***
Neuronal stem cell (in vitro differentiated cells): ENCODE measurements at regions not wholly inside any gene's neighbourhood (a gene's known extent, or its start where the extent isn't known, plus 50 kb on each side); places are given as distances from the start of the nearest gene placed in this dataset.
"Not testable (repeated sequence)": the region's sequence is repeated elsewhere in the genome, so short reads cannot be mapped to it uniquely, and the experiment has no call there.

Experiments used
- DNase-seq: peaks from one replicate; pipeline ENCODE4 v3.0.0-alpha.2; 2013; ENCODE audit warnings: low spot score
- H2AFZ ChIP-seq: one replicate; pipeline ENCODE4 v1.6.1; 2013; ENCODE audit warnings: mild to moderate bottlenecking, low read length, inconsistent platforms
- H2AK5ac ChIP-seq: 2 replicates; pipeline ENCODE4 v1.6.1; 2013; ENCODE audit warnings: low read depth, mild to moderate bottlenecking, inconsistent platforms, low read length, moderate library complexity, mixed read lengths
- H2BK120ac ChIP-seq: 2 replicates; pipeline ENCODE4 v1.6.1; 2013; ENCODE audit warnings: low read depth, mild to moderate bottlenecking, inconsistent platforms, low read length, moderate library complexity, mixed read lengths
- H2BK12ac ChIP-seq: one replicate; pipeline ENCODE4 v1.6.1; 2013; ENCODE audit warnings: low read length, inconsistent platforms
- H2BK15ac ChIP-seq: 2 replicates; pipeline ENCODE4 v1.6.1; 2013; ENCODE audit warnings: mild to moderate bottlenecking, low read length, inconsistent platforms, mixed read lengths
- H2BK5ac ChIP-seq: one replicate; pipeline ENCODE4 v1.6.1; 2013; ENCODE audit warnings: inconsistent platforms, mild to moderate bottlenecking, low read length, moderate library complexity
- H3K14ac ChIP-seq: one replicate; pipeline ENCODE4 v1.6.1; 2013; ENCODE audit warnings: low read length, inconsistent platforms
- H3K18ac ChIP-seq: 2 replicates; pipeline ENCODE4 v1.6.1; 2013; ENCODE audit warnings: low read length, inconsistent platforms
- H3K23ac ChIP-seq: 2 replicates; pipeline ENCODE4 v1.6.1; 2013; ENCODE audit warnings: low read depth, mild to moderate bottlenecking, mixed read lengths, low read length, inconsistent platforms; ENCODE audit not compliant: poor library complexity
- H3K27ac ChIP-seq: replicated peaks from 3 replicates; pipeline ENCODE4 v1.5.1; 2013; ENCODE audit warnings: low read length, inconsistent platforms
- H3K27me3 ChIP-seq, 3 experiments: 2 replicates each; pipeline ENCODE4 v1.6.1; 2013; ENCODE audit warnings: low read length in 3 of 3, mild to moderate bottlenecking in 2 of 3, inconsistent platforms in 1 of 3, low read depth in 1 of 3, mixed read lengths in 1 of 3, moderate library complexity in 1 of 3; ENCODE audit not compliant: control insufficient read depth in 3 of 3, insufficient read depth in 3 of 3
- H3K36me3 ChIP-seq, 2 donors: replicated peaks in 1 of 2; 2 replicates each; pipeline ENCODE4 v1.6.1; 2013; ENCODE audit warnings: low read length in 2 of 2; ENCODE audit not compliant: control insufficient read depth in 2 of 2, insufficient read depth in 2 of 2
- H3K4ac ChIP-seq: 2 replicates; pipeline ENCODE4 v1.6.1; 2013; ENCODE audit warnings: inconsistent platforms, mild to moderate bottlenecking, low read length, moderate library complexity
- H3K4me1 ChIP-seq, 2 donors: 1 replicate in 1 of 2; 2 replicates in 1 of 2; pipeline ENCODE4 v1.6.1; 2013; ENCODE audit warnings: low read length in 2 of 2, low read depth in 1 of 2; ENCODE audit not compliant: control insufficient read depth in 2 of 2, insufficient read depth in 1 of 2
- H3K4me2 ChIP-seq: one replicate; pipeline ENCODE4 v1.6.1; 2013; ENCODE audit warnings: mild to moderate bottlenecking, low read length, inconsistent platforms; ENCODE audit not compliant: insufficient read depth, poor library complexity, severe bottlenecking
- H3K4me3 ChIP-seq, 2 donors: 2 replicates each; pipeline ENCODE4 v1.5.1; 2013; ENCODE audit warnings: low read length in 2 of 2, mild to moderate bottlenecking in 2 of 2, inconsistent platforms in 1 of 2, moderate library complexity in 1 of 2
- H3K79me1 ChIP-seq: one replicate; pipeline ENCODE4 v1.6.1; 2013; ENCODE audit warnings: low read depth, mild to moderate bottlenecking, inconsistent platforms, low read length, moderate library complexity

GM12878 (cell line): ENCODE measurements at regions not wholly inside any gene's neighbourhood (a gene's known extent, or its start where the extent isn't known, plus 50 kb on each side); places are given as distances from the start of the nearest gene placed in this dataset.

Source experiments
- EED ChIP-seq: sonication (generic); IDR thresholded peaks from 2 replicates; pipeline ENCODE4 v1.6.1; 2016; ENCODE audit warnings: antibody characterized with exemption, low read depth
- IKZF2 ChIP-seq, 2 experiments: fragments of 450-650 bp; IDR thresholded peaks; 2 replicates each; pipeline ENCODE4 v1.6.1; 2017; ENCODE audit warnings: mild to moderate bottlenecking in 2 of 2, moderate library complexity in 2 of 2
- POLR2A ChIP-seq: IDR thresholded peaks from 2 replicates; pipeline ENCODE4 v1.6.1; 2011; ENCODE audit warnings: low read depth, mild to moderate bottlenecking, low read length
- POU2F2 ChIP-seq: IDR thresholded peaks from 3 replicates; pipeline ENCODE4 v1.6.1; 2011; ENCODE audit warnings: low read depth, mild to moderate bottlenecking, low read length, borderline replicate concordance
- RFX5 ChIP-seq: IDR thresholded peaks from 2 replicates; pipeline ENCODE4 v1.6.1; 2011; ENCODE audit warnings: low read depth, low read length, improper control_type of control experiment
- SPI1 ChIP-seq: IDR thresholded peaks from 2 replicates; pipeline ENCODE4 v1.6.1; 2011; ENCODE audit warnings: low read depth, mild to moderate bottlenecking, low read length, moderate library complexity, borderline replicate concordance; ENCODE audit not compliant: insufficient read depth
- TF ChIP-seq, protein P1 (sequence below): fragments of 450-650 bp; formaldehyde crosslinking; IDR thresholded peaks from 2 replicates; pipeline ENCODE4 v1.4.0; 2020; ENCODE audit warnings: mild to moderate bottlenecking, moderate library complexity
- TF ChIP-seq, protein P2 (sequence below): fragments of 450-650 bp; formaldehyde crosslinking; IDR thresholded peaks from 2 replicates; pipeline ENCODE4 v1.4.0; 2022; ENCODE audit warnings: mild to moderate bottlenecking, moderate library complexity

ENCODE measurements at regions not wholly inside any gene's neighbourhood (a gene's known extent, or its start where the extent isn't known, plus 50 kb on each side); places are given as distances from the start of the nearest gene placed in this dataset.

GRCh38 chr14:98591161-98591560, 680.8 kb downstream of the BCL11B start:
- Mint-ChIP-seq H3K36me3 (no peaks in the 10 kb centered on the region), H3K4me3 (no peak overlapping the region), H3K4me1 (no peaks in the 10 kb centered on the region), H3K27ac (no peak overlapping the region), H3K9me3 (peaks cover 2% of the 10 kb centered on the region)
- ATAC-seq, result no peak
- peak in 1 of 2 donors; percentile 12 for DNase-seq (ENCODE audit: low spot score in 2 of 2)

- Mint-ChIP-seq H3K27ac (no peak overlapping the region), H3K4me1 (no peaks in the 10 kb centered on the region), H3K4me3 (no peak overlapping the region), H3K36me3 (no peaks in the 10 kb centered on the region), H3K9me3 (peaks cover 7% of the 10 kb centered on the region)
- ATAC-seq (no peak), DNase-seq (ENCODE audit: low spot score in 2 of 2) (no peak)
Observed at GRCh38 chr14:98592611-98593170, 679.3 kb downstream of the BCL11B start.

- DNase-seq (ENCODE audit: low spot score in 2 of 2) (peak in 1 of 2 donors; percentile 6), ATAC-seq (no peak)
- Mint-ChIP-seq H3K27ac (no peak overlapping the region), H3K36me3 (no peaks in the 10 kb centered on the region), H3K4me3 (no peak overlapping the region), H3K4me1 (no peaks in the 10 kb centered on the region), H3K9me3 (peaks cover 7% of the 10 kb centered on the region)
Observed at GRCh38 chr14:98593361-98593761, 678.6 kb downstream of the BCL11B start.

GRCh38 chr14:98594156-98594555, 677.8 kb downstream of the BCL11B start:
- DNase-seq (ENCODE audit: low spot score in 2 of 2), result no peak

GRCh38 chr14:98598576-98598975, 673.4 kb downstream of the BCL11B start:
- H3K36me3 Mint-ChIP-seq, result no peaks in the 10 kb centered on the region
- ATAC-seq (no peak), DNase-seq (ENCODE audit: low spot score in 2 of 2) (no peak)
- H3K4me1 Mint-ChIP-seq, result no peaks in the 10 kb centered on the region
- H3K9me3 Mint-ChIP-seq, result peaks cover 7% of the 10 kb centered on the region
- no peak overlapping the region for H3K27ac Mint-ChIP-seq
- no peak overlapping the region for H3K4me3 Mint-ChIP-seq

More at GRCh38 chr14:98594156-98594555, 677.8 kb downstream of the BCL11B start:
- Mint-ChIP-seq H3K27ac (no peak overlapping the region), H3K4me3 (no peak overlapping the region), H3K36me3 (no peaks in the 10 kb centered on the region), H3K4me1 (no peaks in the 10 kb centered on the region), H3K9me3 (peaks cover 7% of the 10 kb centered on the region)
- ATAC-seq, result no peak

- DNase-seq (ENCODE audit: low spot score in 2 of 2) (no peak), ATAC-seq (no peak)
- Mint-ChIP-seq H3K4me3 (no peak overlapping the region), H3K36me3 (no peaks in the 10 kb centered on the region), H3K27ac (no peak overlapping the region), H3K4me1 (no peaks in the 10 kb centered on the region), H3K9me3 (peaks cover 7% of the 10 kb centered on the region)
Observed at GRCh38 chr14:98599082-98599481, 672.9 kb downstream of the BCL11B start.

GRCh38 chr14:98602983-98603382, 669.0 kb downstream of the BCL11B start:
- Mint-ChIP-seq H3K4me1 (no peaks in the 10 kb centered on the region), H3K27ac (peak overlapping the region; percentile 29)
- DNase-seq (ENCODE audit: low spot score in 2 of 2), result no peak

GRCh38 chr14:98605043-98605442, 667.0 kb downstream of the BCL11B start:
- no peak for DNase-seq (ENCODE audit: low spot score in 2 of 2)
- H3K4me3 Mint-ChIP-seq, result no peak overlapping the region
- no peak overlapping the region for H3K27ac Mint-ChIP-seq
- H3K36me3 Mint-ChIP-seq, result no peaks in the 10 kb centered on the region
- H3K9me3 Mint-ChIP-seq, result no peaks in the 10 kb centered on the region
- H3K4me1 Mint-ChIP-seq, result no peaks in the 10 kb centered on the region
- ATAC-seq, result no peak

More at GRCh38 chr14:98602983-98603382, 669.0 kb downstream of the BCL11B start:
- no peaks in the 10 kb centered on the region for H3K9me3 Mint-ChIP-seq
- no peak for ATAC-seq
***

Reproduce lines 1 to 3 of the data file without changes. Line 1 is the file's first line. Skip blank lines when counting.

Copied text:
Neuronal stem cell (in vitro differentiated cells): ENCODE measurements at regions not wholly inside any gene's neighbourhood (a gene's known extent, or its start where the extent isn't known, plus 50 kb on each side); places are given as distances from the start of the nearest gene placed in this dataset.
"Not testable (repeated sequence)": the region's sequence is repeated elsewhere in the genome, so short reads cannot be mapped to it uniquely, and the experiment has no call there.

Experiments used